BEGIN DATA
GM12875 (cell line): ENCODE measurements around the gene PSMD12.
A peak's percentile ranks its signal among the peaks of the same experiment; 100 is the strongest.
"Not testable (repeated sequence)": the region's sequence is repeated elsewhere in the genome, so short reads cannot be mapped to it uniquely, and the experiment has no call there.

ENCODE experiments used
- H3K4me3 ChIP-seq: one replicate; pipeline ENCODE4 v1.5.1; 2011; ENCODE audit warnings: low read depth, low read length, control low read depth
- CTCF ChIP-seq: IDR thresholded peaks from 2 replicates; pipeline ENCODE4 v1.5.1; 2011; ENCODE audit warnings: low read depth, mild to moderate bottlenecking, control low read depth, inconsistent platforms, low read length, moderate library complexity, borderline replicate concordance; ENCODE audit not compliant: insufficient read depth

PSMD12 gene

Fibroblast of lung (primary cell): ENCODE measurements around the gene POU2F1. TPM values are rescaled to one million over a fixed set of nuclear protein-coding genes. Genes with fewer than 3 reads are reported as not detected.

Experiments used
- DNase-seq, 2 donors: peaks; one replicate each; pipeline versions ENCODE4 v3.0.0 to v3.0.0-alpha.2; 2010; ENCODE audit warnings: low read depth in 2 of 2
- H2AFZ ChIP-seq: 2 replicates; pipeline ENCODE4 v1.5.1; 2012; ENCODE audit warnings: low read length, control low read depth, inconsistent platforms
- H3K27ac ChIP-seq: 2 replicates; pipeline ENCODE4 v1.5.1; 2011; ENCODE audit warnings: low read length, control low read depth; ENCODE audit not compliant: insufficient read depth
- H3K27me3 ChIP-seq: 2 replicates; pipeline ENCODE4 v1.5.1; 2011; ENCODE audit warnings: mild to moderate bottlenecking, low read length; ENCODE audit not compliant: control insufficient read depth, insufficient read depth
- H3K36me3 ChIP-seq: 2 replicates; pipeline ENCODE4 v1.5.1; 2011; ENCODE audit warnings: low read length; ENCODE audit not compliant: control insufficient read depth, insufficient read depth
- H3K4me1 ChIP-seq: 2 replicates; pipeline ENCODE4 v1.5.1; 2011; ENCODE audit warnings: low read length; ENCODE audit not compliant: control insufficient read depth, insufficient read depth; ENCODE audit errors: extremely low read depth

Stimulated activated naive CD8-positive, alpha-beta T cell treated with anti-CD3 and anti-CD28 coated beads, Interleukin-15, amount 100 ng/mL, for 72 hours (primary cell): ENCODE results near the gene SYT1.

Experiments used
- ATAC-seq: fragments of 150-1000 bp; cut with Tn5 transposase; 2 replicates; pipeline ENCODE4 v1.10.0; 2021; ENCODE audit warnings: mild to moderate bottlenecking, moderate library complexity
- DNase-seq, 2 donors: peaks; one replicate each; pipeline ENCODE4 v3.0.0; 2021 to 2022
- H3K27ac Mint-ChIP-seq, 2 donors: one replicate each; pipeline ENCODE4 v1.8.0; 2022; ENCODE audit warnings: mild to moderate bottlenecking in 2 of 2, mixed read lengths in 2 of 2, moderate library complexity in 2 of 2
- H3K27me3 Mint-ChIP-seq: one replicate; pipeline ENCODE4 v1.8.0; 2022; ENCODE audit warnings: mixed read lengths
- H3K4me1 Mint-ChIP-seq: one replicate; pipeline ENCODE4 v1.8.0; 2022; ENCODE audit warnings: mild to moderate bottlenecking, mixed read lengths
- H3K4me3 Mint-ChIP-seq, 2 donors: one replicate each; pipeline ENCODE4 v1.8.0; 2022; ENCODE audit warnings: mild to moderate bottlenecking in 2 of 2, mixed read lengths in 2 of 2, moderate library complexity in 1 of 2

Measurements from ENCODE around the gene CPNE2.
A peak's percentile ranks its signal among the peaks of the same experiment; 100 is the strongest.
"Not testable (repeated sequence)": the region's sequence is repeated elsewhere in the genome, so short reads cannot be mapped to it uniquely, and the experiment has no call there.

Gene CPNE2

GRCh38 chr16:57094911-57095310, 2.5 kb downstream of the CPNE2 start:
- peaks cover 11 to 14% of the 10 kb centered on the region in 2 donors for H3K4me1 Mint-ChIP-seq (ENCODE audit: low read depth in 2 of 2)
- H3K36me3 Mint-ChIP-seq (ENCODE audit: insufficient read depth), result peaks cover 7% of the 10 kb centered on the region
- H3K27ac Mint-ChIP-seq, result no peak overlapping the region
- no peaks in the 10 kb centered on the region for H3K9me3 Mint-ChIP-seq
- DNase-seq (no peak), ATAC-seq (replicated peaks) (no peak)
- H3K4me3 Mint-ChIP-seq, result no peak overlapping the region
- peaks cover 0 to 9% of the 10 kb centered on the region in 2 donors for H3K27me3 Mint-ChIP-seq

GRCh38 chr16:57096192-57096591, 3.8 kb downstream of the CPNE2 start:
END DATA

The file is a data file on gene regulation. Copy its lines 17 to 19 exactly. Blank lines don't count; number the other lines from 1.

Experiments used
- ATAC-seq: fragments of 150-1000 bp; cut with Tn5 transposase; 2 replicates; pipeline ENCODE4 v1.10.0; 2021; ENCODE audit warnings: mild to moderate bottlenecking, moderate library complexity
- DNase-seq, 2 donors: peaks; one replicate each; pipeline ENCODE4 v3.0.0; 2021 to 2022